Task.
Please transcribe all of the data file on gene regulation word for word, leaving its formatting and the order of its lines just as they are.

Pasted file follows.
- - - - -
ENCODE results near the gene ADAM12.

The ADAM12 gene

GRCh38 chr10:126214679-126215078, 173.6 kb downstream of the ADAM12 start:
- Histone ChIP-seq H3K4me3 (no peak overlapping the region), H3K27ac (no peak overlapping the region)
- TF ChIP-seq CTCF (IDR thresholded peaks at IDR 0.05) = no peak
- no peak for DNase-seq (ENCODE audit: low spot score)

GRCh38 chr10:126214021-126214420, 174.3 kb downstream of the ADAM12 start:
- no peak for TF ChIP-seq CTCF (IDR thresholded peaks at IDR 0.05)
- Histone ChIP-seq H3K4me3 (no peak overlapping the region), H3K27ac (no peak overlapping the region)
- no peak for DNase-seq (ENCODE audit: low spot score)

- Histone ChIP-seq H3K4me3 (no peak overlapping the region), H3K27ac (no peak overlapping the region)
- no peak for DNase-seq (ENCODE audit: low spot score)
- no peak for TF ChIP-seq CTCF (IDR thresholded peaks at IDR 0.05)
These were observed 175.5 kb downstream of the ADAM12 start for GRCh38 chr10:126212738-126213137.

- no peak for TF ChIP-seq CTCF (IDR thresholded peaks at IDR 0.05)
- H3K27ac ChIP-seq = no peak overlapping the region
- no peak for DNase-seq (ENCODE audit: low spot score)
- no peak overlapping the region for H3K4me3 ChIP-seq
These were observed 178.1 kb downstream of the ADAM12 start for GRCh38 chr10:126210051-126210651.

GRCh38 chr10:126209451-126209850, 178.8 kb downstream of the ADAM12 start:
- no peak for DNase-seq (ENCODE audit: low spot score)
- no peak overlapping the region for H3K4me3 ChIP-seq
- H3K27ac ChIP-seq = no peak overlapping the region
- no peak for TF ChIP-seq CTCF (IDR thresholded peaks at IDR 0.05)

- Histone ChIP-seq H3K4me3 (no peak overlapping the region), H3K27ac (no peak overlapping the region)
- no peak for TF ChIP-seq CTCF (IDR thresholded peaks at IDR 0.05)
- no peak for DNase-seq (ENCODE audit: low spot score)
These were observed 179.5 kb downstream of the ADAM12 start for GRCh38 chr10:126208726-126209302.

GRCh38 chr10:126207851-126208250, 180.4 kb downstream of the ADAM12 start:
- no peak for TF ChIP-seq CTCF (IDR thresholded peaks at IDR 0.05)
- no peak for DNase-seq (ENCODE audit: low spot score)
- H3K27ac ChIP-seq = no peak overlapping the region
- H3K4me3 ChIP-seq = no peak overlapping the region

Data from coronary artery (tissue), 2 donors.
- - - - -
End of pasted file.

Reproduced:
ENCODE results near the gene ADAM12.

The ADAM12 gene

GRCh38 chr10:126214679-126215078, 173.6 kb downstream of the ADAM12 start:
- Histone ChIP-seq H3K4me3 (no peak overlapping the region), H3K27ac (no peak overlapping the region)
- TF ChIP-seq CTCF (IDR thresholded peaks at IDR 0.05) = no peak
- no peak for DNase-seq (ENCODE audit: low spot score)

GRCh38 chr10:126214021-126214420, 174.3 kb downstream of the ADAM12 start:
- no peak for TF ChIP-seq CTCF (IDR thresholded peaks at IDR 0.05)
- Histone ChIP-seq H3K4me3 (no peak overlapping the region), H3K27ac (no peak overlapping the region)
- no peak for DNase-seq (ENCODE audit: low spot score)

- Histone ChIP-seq H3K4me3 (no peak overlapping the region), H3K27ac (no peak overlapping the region)
- no peak for DNase-seq (ENCODE audit: low spot score)
- no peak for TF ChIP-seq CTCF (IDR thresholded peaks at IDR 0.05)
These were observed 175.5 kb downstream of the ADAM12 start for GRCh38 chr10:126212738-126213137.

- no peak for TF ChIP-seq CTCF (IDR thresholded peaks at IDR 0.05)
- H3K27ac ChIP-seq = no peak overlapping the region
- no peak for DNase-seq (ENCODE audit: low spot score)
- no peak overlapping the region for H3K4me3 ChIP-seq
These were observed 178.1 kb downstream of the ADAM12 start for GRCh38 chr10:126210051-126210651.

GRCh38 chr10:126209451-126209850, 178.8 kb downstream of the ADAM12 start:
- no peak for DNase-seq (ENCODE audit: low spot score)
- no peak overlapping the region for H3K4me3 ChIP-seq
- H3K27ac ChIP-seq = no peak overlapping the region
- no peak for TF ChIP-seq CTCF (IDR thresholded peaks at IDR 0.05)

- Histone ChIP-seq H3K4me3 (no peak overlapping the region), H3K27ac (no peak overlapping the region)
- no peak for TF ChIP-seq CTCF (IDR thresholded peaks at IDR 0.05)
- no peak for DNase-seq (ENCODE audit: low spot score)
These were observed 179.5 kb downstream of the ADAM12 start for GRCh38 chr10:126208726-126209302.

GRCh38 chr10:126207851-126208250, 180.4 kb downstream of the ADAM12 start:
- no peak for TF ChIP-seq CTCF (IDR thresholded peaks at IDR 0.05)
- no peak for DNase-seq (ENCODE audit: low spot score)
- H3K27ac ChIP-seq = no peak overlapping the region
- H3K4me3 ChIP-seq = no peak overlapping the region

Data from coronary artery (tissue), 2 donors.